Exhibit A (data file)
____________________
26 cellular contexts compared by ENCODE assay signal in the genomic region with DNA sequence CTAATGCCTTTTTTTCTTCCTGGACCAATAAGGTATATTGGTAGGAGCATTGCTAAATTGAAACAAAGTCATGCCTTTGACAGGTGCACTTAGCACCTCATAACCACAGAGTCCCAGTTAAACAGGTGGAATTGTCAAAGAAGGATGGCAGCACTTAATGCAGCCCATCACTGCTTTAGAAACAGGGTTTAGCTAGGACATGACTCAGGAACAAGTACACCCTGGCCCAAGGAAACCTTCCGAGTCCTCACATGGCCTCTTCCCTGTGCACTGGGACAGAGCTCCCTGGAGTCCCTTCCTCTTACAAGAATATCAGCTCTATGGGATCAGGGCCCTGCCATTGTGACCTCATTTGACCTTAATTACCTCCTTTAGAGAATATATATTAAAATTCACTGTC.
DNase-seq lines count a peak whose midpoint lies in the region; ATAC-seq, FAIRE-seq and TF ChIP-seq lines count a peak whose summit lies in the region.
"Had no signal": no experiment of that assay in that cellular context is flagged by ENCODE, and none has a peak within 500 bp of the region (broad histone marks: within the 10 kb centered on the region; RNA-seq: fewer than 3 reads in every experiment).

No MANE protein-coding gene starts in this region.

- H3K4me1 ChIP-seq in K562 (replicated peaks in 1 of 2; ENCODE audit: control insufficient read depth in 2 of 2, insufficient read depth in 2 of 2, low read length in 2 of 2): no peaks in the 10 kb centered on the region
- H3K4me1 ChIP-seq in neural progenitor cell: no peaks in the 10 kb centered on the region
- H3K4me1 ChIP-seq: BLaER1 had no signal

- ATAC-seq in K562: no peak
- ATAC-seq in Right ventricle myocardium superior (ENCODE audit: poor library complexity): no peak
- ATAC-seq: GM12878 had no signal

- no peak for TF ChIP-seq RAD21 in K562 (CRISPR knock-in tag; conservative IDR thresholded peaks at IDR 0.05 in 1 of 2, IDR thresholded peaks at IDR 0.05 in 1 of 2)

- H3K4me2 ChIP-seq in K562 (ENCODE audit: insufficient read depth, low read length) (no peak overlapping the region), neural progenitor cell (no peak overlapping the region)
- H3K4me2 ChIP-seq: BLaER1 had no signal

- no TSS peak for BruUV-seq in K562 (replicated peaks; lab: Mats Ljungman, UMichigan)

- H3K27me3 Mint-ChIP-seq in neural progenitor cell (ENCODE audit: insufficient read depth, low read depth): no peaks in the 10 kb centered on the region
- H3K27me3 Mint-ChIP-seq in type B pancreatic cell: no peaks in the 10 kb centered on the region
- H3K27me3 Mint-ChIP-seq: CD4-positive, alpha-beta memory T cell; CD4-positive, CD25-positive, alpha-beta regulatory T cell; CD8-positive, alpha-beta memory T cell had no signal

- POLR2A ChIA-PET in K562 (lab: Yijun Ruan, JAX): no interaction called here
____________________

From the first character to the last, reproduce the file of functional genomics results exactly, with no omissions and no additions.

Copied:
26 cellular contexts compared by ENCODE assay signal in the genomic region with DNA sequence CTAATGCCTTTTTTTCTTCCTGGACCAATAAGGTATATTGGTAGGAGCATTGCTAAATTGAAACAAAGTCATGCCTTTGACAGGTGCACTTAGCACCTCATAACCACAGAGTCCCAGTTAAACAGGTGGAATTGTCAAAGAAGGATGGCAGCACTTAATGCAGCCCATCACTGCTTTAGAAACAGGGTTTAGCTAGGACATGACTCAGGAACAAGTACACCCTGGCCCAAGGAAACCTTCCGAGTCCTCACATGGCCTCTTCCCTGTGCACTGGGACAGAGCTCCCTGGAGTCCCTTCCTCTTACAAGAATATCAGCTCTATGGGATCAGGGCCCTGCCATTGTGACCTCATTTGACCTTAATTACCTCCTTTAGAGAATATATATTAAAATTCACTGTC.
DNase-seq lines count a peak whose midpoint lies in the region; ATAC-seq, FAIRE-seq and TF ChIP-seq lines count a peak whose summit lies in the region.
"Had no signal": no experiment of that assay in that cellular context is flagged by ENCODE, and none has a peak within 500 bp of the region (broad histone marks: within the 10 kb centered on the region; RNA-seq: fewer than 3 reads in every experiment).

No MANE protein-coding gene starts in this region.

- H3K4me1 ChIP-seq in K562 (replicated peaks in 1 of 2; ENCODE audit: control insufficient read depth in 2 of 2, insufficient read depth in 2 of 2, low read length in 2 of 2): no peaks in the 10 kb centered on the region
- H3K4me1 ChIP-seq in neural progenitor cell: no peaks in the 10 kb centered on the region
- H3K4me1 ChIP-seq: BLaER1 had no signal

- ATAC-seq in K562: no peak
- ATAC-seq in Right ventricle myocardium superior (ENCODE audit: poor library complexity): no peak
- ATAC-seq: GM12878 had no signal

- no peak for TF ChIP-seq RAD21 in K562 (CRISPR knock-in tag; conservative IDR thresholded peaks at IDR 0.05 in 1 of 2, IDR thresholded peaks at IDR 0.05 in 1 of 2)

- H3K4me2 ChIP-seq in K562 (ENCODE audit: insufficient read depth, low read length) (no peak overlapping the region), neural progenitor cell (no peak overlapping the region)
- H3K4me2 ChIP-seq: BLaER1 had no signal

- no TSS peak for BruUV-seq in K562 (replicated peaks; lab: Mats Ljungman, UMichigan)

- H3K27me3 Mint-ChIP-seq in neural progenitor cell (ENCODE audit: insufficient read depth, low read depth): no peaks in the 10 kb centered on the region
- H3K27me3 Mint-ChIP-seq in type B pancreatic cell: no peaks in the 10 kb centered on the region
- H3K27me3 Mint-ChIP-seq: CD4-positive, alpha-beta memory T cell; CD4-positive, CD25-positive, alpha-beta regulatory T cell; CD8-positive, alpha-beta memory T cell had no signal

- POLR2A ChIA-PET in K562 (lab: Yijun Ruan, JAX): no interaction called here